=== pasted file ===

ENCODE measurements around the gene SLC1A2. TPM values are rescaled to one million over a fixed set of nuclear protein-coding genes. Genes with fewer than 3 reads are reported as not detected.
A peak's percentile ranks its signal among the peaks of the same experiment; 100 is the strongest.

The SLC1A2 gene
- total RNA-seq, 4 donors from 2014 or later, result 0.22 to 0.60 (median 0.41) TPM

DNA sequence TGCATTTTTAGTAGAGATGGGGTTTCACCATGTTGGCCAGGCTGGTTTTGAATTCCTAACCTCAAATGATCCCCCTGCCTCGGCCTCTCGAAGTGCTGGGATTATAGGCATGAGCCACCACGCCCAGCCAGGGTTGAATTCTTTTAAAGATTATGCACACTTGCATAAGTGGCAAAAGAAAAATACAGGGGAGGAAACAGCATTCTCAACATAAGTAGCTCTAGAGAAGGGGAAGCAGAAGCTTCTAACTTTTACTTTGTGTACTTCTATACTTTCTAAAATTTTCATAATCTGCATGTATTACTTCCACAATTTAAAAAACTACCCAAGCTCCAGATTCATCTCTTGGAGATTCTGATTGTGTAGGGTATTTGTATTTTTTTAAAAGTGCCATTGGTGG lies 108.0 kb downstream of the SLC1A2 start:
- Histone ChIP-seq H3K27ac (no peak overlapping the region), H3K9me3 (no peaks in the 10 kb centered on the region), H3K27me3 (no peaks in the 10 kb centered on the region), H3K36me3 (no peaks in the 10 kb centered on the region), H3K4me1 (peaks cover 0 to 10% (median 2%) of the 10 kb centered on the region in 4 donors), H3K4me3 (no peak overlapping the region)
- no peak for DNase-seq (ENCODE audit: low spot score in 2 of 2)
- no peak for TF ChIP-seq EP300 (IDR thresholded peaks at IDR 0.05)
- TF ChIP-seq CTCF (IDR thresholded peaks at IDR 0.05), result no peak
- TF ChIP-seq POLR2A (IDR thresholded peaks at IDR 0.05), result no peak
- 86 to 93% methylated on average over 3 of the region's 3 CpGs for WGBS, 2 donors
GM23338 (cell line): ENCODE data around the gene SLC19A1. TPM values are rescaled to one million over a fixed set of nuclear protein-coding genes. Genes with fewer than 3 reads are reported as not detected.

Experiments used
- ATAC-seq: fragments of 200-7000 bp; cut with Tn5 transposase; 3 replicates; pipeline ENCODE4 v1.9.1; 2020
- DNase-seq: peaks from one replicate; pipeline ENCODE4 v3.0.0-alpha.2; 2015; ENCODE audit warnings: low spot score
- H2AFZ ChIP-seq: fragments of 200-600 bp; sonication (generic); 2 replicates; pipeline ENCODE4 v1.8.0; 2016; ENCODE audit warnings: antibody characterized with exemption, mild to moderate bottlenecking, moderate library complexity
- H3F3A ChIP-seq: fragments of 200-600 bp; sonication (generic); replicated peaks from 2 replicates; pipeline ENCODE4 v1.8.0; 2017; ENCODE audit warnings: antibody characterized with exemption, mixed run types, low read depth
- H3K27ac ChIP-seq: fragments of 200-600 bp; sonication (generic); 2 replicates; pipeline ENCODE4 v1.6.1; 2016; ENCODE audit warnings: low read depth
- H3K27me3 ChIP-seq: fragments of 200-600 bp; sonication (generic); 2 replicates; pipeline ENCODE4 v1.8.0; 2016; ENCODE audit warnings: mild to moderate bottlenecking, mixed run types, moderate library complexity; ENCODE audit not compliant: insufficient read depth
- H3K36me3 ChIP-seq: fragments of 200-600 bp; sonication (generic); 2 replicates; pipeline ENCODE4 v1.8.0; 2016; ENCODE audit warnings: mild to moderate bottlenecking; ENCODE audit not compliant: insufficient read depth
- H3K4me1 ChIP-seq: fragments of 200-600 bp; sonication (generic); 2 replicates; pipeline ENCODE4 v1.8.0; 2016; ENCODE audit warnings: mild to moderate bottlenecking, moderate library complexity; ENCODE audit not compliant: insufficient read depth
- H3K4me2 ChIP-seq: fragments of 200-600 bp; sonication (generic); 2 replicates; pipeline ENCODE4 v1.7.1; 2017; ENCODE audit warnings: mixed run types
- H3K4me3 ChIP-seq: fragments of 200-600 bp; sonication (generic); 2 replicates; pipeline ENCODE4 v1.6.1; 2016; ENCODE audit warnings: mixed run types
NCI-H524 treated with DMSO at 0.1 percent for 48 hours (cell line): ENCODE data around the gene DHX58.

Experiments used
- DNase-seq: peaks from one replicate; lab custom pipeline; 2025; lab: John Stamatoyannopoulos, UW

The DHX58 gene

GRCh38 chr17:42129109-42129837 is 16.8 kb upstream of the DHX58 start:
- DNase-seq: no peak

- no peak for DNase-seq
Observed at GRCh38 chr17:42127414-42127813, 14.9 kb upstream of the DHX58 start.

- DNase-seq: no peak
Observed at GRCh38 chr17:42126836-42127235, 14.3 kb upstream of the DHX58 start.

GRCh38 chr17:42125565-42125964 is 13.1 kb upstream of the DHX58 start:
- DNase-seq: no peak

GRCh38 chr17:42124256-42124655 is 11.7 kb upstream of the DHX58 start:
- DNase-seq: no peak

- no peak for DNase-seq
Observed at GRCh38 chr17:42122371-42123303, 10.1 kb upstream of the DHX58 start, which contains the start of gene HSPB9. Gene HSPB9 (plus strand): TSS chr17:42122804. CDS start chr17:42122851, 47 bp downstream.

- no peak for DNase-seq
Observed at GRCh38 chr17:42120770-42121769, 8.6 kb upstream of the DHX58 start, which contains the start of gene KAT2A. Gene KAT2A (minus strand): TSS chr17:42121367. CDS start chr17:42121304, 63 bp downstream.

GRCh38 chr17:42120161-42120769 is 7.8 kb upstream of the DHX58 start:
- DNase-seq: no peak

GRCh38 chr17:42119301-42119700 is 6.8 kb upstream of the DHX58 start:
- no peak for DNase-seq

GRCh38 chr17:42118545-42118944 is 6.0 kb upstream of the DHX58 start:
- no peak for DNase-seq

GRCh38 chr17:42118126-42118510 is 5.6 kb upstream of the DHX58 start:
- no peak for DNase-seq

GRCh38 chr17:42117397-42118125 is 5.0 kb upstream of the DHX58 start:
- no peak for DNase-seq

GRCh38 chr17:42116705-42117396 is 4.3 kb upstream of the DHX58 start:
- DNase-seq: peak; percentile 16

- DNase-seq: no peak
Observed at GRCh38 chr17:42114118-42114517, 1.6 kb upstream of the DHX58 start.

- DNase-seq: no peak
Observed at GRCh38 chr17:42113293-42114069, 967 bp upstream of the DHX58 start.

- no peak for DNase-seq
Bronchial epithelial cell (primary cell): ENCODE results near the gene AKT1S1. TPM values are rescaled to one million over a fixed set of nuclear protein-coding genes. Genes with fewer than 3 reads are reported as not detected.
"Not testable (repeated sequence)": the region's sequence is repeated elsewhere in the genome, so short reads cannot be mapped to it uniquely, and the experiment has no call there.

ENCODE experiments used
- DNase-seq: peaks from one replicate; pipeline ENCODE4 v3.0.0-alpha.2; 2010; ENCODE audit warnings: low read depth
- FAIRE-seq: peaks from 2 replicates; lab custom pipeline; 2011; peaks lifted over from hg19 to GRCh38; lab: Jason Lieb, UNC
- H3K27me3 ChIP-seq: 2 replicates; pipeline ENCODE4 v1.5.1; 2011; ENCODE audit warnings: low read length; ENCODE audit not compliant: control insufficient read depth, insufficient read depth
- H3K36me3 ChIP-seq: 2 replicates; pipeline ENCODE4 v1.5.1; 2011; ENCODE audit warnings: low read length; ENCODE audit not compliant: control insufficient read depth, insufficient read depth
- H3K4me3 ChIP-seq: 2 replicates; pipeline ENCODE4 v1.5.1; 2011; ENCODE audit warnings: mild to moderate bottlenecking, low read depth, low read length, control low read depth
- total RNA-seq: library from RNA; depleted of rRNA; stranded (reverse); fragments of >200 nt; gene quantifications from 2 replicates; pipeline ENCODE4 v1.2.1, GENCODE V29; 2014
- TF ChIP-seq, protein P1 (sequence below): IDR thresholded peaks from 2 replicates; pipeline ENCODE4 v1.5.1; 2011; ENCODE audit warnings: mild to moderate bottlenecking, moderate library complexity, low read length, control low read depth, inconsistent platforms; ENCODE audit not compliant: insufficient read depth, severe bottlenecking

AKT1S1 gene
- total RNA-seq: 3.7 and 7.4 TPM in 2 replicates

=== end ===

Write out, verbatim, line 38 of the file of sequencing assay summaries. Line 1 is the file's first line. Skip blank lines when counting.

- no peak for DNase-seq